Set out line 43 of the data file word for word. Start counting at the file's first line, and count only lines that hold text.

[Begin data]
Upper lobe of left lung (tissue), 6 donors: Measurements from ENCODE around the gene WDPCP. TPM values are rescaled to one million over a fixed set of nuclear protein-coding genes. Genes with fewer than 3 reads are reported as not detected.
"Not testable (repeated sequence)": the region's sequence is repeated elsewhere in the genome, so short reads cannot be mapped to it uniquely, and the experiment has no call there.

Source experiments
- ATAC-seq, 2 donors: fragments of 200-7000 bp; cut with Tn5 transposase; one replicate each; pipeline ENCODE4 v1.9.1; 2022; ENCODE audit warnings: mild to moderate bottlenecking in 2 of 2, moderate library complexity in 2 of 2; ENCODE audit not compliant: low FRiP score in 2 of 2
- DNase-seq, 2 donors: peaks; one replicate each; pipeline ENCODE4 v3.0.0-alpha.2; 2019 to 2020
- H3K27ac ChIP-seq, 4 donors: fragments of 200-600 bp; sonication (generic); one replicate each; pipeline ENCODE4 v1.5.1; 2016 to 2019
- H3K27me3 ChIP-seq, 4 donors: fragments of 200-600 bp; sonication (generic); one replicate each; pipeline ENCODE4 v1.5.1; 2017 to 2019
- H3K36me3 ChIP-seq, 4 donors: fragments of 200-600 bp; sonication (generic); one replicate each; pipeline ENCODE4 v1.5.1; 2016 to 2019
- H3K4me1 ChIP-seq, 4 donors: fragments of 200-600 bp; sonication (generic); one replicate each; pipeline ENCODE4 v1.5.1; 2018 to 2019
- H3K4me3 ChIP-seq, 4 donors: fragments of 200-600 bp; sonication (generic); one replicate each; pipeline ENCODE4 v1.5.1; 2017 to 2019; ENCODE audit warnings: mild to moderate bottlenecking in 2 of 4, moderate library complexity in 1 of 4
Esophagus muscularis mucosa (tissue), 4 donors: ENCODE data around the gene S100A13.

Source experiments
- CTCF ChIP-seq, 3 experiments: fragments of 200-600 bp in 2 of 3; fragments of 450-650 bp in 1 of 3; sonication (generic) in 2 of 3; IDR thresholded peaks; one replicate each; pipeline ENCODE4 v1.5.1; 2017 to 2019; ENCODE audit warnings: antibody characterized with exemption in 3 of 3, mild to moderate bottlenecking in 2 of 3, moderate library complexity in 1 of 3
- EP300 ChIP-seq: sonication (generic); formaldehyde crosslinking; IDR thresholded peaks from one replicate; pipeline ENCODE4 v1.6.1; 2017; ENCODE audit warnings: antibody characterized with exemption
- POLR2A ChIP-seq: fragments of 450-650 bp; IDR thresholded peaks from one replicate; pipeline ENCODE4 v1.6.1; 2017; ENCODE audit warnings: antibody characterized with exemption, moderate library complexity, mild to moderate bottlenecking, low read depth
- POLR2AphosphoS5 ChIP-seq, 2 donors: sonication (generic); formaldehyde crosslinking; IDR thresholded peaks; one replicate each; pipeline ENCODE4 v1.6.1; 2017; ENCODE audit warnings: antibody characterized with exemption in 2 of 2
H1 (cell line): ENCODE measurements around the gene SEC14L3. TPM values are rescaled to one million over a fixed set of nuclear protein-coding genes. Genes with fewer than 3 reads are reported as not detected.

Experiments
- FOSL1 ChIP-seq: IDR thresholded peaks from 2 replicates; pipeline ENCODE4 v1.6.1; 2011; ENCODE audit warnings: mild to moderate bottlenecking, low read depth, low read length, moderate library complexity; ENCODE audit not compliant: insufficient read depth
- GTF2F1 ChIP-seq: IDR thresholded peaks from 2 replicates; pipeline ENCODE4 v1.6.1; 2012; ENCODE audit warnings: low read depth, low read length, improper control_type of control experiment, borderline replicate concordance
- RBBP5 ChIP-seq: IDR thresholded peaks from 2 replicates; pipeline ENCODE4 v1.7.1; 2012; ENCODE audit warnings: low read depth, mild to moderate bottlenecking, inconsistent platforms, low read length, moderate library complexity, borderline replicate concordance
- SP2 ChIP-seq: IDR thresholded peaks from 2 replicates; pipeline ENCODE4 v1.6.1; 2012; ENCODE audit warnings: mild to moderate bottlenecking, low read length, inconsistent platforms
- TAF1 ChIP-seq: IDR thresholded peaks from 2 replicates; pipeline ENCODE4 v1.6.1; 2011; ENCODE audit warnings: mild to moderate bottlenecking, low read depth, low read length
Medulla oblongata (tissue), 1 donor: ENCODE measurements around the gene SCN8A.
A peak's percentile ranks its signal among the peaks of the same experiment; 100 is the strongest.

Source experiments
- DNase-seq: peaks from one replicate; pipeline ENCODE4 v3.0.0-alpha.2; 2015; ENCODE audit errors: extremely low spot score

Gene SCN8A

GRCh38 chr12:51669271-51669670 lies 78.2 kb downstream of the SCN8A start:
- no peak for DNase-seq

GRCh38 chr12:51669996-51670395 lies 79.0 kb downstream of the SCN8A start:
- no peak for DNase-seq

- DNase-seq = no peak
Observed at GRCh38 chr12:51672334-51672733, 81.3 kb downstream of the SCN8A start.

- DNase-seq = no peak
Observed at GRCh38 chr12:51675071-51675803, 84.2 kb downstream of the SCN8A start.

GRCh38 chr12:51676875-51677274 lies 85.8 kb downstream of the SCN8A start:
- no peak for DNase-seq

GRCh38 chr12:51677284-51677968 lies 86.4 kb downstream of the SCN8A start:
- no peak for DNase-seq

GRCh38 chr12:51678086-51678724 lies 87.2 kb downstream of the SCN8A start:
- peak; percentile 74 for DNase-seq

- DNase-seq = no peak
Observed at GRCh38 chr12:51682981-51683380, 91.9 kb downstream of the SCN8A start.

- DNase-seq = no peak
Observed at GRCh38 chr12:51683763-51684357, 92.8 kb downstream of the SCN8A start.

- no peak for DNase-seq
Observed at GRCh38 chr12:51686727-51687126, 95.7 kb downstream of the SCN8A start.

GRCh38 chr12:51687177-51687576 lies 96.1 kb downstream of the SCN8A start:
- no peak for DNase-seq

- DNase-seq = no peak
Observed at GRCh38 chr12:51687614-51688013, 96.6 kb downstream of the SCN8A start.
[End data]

- DNase-seq = no peak